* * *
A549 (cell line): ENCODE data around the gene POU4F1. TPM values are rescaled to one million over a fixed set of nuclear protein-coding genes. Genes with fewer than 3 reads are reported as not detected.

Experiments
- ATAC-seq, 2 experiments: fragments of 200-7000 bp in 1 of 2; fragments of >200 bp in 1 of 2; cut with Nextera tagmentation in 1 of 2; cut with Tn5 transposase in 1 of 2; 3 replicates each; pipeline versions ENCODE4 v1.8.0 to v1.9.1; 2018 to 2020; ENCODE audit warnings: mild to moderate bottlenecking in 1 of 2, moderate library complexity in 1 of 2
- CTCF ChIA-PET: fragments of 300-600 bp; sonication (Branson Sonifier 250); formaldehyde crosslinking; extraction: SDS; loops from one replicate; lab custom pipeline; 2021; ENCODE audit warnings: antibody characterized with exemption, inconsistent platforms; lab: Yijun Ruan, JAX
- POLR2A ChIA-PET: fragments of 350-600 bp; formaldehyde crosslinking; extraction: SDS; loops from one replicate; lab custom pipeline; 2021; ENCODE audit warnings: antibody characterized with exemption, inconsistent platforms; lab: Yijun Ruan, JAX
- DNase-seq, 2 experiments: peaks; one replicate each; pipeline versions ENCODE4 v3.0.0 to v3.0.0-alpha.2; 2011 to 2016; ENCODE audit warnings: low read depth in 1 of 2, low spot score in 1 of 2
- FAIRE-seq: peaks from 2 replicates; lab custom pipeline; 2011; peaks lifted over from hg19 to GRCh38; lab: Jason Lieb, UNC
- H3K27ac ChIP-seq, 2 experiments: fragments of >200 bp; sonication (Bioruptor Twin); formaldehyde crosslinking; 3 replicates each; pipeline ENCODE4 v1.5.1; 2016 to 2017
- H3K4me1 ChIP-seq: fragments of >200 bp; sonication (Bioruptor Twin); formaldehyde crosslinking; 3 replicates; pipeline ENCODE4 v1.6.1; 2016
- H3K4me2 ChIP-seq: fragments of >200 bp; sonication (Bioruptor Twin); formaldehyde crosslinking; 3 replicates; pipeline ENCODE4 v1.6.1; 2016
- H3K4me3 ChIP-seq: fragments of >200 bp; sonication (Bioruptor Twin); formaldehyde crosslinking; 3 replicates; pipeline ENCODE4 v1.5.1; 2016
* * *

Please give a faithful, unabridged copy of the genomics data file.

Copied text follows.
A549 (cell line): ENCODE data around the gene POU4F1. TPM values are rescaled to one million over a fixed set of nuclear protein-coding genes. Genes with fewer than 3 reads are reported as not detected.

Experiments
- ATAC-seq, 2 experiments: fragments of 200-7000 bp in 1 of 2; fragments of >200 bp in 1 of 2; cut with Nextera tagmentation in 1 of 2; cut with Tn5 transposase in 1 of 2; 3 replicates each; pipeline versions ENCODE4 v1.8.0 to v1.9.1; 2018 to 2020; ENCODE audit warnings: mild to moderate bottlenecking in 1 of 2, moderate library complexity in 1 of 2
- CTCF ChIA-PET: fragments of 300-600 bp; sonication (Branson Sonifier 250); formaldehyde crosslinking; extraction: SDS; loops from one replicate; lab custom pipeline; 2021; ENCODE audit warnings: antibody characterized with exemption, inconsistent platforms; lab: Yijun Ruan, JAX
- POLR2A ChIA-PET: fragments of 350-600 bp; formaldehyde crosslinking; extraction: SDS; loops from one replicate; lab custom pipeline; 2021; ENCODE audit warnings: antibody characterized with exemption, inconsistent platforms; lab: Yijun Ruan, JAX
- DNase-seq, 2 experiments: peaks; one replicate each; pipeline versions ENCODE4 v3.0.0 to v3.0.0-alpha.2; 2011 to 2016; ENCODE audit warnings: low read depth in 1 of 2, low spot score in 1 of 2
- FAIRE-seq: peaks from 2 replicates; lab custom pipeline; 2011; peaks lifted over from hg19 to GRCh38; lab: Jason Lieb, UNC
- H3K27ac ChIP-seq, 2 experiments: fragments of >200 bp; sonication (Bioruptor Twin); formaldehyde crosslinking; 3 replicates each; pipeline ENCODE4 v1.5.1; 2016 to 2017
- H3K4me1 ChIP-seq: fragments of >200 bp; sonication (Bioruptor Twin); formaldehyde crosslinking; 3 replicates; pipeline ENCODE4 v1.6.1; 2016
- H3K4me2 ChIP-seq: fragments of >200 bp; sonication (Bioruptor Twin); formaldehyde crosslinking; 3 replicates; pipeline ENCODE4 v1.6.1; 2016
- H3K4me3 ChIP-seq: fragments of >200 bp; sonication (Bioruptor Twin); formaldehyde crosslinking; 3 replicates; pipeline ENCODE4 v1.5.1; 2016